Professor CLAY SHIRKY (New York University): Almost all models for producing anything on a screen, whether it's a movie or a television show or what have you, have all of these assumptions about how it's done, how long it lasts, how much it costs, and all of that is now in question because you can have interesting, small, cheap bits of video. You can have interesting, small, expensive bits of video. You can have interesting large bits of video.
SYDELL: Vlogs are drawing the attention of artists, who bring unique voices and collaborative efforts to the form, such as in these two projects. The first, started by Danish vlogger Kristina Rapacki, is meant to get others to make videos about what they like.
(Soundbite of music; vlog)
Ms. KRISTINA RAPACKI (Danish Blogger): I like reading and thinking. I like my ...(unintelligible) a lot. I like taking pictures of strange things.
SYDELL: And artist Rene Amini has created The Green Thing project.
(Soundbite of vlog)
Ms. RENE AMINI (The Green Thing Project): What if you could watch your idea grow and evolve online? The Green Thing project is an experiment in collaboration to create and locate green things all over the world using today's latest available technologies.
SYDELL: Amini sends out pieces of green cloth in the mail and asks the recipient to add a video or photo to her vlog that incorporates the green thing.
Ms. AMINI: People are having video diary conversations with one another and they're doing collaborative art pieces together and that's something that really inspires me. You put an idea out there and you bounce it back and it bounces around and other people's ideas come at you. And so now I see it as more of like a studio space.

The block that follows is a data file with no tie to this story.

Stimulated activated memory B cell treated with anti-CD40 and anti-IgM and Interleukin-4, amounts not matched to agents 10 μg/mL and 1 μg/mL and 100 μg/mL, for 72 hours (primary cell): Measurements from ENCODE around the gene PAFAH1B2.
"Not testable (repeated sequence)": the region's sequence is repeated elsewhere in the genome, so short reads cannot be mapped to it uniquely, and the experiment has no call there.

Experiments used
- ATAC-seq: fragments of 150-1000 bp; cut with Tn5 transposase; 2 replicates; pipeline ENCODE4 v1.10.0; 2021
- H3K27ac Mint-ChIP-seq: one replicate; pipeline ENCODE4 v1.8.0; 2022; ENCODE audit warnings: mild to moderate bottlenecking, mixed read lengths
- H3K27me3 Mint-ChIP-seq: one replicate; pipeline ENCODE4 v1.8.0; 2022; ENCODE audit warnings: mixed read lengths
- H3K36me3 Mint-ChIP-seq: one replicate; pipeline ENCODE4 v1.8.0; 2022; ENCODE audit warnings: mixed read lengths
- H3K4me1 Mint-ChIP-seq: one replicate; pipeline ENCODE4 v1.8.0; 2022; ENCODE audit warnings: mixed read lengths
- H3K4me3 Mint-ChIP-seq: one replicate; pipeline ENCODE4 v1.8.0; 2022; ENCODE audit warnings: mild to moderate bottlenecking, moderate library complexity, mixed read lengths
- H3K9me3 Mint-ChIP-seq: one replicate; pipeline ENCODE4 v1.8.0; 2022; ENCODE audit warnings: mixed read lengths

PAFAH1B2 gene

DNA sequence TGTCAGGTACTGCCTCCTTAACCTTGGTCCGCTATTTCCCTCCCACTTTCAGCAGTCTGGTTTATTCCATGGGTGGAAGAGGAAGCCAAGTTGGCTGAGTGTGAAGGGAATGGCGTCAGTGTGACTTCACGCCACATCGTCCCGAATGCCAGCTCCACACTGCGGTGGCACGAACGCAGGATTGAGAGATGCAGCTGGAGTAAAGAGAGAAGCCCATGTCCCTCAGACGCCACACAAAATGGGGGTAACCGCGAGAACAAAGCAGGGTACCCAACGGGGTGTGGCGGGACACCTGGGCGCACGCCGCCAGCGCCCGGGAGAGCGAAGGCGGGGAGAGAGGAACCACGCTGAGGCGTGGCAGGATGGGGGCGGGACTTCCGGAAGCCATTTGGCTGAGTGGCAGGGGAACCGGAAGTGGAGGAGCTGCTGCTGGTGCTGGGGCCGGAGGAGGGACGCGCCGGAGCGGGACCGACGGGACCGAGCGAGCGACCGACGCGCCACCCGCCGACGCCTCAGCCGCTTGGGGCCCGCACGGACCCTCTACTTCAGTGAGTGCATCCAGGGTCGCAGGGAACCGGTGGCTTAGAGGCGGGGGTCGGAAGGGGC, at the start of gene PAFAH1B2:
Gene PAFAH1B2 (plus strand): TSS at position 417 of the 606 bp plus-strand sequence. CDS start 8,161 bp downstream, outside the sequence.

SYDELL: Although it's been possible to put video on the Web for a long time, it's only over the last year that amateurs have started doing it in large numbers. The widespread adoption of broadband has made it easier, and so has something called RSSVs that allow users to automatically receive updates from vlogs they like. Jay Deadman, who moderates a vlog group on Yahoo!, says since the beginning of the year his group has grown from about 20 people to more than a thousand.
Mr. JAY DEADMAN: There is such excitement and it's such a hot space right now that it's kind of freaking a lot of us out because it's been such a nice, personal, intimate space that it just feels like there's this mad rush for a lot of people to come in here because they see a lot of potential.
SYDELL: Deadman admits that, for him, putting videos of his life online has become something of an obsession. In fact, when we spoke, I was in San Francisco and he and Ryanne Hodson were in our New York studio. Suddenly, I heard a strange sound.
Mr. DEADMAN: I'm sorry. We're actually video blogging as we're doing this. We're filming each other talking.
SYDELL: In fact, our conversation appeared the next day on Hodson's vlog. Most vloggers admit they have a limited audience. However, among the vlogging community, there's a saying. Andy Warhol believed everyone would have their 15 minutes of fame. Vloggers say everyone will be famous to 15 people.
Laura Sydell, NPR News, San Francisco.
SIMON: And you can find some vlogs on our Web site, npr.org.
NPR transcripts are created on a rush deadline by Verb8tm, Inc., an NPR contractor, and produced using a proprietary transcription process developed with NPR. This text may not be in its final form and may be updated or revised in the future. Accuracy and availability may vary. The authoritative record of NPR’s programming is the audio record.